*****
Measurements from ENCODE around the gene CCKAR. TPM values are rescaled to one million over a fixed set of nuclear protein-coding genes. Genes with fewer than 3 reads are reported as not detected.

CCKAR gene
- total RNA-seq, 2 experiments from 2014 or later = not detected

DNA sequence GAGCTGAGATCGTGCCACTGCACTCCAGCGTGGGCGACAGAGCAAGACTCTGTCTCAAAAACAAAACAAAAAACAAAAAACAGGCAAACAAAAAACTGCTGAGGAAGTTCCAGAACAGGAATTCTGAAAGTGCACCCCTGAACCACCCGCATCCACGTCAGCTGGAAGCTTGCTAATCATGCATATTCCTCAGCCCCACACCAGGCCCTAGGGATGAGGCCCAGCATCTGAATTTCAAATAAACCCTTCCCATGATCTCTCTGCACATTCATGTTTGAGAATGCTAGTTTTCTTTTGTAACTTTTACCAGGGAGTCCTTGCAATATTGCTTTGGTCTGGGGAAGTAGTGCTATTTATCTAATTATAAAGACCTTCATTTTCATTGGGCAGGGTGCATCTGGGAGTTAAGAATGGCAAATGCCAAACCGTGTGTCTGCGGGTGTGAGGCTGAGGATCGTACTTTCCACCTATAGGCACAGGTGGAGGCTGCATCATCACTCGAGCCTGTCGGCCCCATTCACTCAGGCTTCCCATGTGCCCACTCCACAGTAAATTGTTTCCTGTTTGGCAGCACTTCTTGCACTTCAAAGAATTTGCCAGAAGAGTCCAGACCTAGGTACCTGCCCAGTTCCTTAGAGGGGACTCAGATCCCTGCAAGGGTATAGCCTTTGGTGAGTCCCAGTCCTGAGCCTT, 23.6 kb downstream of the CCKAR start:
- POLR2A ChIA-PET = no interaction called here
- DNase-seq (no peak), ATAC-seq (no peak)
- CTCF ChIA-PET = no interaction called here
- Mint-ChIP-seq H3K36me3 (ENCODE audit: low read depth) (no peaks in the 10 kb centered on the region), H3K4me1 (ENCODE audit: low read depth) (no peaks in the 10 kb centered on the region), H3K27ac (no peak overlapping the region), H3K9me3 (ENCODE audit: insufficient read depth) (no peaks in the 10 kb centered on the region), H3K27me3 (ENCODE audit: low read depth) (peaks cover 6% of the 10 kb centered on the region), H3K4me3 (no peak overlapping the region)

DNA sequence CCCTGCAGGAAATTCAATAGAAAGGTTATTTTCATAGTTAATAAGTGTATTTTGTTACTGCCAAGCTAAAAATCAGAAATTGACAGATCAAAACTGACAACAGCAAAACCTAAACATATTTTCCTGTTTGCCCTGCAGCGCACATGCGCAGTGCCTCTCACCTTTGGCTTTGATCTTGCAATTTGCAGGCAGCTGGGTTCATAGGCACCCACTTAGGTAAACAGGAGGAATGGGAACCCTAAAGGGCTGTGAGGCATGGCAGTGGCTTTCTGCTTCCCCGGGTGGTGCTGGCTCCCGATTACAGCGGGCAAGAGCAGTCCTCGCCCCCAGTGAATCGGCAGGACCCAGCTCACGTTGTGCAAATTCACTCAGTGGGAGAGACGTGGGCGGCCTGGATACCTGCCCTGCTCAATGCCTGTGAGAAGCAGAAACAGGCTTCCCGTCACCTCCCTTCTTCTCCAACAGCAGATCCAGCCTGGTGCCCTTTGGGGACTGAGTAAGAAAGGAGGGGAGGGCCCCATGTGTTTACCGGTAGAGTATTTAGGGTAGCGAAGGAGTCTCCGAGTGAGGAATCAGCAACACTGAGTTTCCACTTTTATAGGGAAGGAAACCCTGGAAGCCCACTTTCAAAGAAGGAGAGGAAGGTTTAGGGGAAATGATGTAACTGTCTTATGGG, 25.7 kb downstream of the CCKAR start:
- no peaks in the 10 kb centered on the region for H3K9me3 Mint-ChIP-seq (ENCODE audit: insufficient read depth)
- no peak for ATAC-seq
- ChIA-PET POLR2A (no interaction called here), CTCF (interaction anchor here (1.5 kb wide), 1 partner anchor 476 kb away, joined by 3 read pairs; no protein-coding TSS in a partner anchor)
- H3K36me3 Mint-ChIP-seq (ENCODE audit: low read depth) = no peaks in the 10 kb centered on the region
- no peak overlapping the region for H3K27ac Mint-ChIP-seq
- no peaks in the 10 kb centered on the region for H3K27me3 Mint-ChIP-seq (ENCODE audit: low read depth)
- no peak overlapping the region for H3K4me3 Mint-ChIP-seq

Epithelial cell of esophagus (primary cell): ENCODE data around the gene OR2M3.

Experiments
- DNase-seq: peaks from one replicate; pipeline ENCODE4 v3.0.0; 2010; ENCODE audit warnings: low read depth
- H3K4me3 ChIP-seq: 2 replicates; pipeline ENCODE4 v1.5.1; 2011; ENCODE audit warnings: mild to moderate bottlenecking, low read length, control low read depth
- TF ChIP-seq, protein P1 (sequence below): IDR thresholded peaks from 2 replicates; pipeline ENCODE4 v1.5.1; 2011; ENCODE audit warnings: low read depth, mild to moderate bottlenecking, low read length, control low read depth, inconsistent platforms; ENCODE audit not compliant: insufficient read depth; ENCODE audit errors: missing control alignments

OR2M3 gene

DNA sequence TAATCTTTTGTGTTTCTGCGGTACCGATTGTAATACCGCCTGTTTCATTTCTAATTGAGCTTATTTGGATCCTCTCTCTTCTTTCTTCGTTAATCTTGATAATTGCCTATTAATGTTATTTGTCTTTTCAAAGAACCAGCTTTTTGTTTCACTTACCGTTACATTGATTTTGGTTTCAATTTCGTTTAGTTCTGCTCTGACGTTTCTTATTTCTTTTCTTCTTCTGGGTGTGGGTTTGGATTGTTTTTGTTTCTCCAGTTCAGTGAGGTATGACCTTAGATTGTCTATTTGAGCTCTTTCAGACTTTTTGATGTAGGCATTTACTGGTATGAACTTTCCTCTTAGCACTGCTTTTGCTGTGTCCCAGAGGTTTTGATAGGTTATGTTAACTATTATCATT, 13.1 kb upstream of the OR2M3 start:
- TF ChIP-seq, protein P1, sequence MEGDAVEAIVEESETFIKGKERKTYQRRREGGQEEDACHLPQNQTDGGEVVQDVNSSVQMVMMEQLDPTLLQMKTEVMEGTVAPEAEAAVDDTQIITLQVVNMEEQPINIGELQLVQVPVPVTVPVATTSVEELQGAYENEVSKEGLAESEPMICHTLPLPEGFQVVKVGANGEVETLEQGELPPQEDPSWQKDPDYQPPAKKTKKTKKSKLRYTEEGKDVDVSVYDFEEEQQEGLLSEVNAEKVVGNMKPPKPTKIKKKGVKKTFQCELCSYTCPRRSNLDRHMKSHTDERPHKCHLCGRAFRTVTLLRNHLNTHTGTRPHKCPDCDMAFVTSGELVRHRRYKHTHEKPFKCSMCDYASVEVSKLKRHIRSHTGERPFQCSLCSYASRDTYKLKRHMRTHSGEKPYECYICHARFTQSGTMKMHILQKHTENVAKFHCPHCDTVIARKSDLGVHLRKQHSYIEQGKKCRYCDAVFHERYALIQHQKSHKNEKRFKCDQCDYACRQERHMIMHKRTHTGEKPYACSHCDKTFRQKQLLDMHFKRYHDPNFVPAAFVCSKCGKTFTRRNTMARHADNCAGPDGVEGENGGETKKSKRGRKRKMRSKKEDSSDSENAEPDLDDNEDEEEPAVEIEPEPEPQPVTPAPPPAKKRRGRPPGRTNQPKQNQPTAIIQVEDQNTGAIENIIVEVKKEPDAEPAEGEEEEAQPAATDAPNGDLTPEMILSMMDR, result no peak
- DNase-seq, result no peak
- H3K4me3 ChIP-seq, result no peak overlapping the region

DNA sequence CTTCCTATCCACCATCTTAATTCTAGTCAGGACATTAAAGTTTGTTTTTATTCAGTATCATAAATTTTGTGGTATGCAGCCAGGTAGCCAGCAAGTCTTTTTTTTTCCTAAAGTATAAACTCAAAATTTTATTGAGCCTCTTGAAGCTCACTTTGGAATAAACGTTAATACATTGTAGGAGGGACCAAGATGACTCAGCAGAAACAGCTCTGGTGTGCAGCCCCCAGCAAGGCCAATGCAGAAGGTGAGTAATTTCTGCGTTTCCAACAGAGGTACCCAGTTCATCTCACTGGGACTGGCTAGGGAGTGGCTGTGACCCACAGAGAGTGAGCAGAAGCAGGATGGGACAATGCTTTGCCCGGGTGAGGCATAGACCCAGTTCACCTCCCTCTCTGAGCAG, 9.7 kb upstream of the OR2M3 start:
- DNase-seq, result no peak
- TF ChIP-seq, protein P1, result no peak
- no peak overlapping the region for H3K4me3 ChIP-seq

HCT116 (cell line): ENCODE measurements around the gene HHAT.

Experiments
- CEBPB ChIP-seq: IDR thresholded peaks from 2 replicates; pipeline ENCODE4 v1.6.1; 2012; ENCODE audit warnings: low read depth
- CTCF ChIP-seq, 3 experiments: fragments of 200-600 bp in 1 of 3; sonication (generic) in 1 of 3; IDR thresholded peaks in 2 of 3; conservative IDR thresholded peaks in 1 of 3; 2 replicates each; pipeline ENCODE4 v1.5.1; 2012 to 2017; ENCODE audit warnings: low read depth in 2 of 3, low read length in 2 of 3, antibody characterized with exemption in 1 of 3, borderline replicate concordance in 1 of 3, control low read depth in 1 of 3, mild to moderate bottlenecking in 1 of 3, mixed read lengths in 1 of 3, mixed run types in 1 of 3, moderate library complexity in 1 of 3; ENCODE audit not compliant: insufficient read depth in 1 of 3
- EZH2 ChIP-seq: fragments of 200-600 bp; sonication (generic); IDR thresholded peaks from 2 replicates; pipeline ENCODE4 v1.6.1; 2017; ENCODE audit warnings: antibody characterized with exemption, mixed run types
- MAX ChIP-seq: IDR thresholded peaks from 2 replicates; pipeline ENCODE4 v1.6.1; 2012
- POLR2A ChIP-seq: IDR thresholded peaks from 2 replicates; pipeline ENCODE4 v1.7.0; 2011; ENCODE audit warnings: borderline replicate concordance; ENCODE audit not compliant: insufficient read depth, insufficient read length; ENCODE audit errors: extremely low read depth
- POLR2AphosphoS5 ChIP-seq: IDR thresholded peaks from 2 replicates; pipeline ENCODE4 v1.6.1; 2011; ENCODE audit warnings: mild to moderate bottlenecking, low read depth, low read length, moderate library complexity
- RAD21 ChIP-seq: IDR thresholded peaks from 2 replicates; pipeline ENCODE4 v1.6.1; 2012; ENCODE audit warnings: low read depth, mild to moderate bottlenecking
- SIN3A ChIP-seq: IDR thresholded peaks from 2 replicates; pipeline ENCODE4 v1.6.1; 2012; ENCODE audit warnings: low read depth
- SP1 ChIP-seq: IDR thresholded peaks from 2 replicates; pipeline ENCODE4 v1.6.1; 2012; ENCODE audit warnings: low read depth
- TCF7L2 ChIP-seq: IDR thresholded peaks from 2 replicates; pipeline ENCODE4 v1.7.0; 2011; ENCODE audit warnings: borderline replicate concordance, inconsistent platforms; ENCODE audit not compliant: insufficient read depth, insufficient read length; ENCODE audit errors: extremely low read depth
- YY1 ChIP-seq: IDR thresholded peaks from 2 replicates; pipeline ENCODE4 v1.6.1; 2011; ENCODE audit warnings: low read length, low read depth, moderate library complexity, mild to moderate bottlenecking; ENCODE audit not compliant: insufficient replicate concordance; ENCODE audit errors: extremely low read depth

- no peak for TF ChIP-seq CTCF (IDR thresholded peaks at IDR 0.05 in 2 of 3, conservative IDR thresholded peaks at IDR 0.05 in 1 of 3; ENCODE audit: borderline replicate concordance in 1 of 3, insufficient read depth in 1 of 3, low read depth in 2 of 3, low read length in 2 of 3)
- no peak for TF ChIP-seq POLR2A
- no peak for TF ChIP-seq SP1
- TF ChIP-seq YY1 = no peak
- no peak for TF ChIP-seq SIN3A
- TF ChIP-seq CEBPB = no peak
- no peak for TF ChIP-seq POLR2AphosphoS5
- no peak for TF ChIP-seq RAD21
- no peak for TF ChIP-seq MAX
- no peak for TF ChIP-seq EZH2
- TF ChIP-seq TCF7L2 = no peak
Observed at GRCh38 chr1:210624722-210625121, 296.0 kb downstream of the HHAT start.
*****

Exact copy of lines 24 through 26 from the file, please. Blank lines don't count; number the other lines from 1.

- TF ChIP-seq, protein P1, sequence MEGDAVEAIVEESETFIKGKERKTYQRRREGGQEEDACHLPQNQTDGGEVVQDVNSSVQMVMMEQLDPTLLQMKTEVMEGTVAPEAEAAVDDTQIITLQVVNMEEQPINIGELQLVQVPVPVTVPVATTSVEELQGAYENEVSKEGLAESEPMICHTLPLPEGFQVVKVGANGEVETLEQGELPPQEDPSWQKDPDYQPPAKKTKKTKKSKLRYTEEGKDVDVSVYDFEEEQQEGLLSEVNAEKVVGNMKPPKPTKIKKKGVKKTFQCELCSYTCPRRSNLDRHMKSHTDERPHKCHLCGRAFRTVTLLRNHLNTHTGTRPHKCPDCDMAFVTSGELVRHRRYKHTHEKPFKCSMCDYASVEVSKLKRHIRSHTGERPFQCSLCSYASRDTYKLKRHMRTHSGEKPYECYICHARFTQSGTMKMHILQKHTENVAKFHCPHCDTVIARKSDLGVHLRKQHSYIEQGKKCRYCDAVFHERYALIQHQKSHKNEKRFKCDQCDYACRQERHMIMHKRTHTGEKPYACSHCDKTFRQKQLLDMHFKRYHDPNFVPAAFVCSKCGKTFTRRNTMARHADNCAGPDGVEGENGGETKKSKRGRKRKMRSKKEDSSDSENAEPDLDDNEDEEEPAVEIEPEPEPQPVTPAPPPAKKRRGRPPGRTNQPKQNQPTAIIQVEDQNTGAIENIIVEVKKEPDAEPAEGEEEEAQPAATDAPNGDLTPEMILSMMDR, result no peak
- DNase-seq, result no peak
- H3K4me3 ChIP-seq, result no peak overlapping the region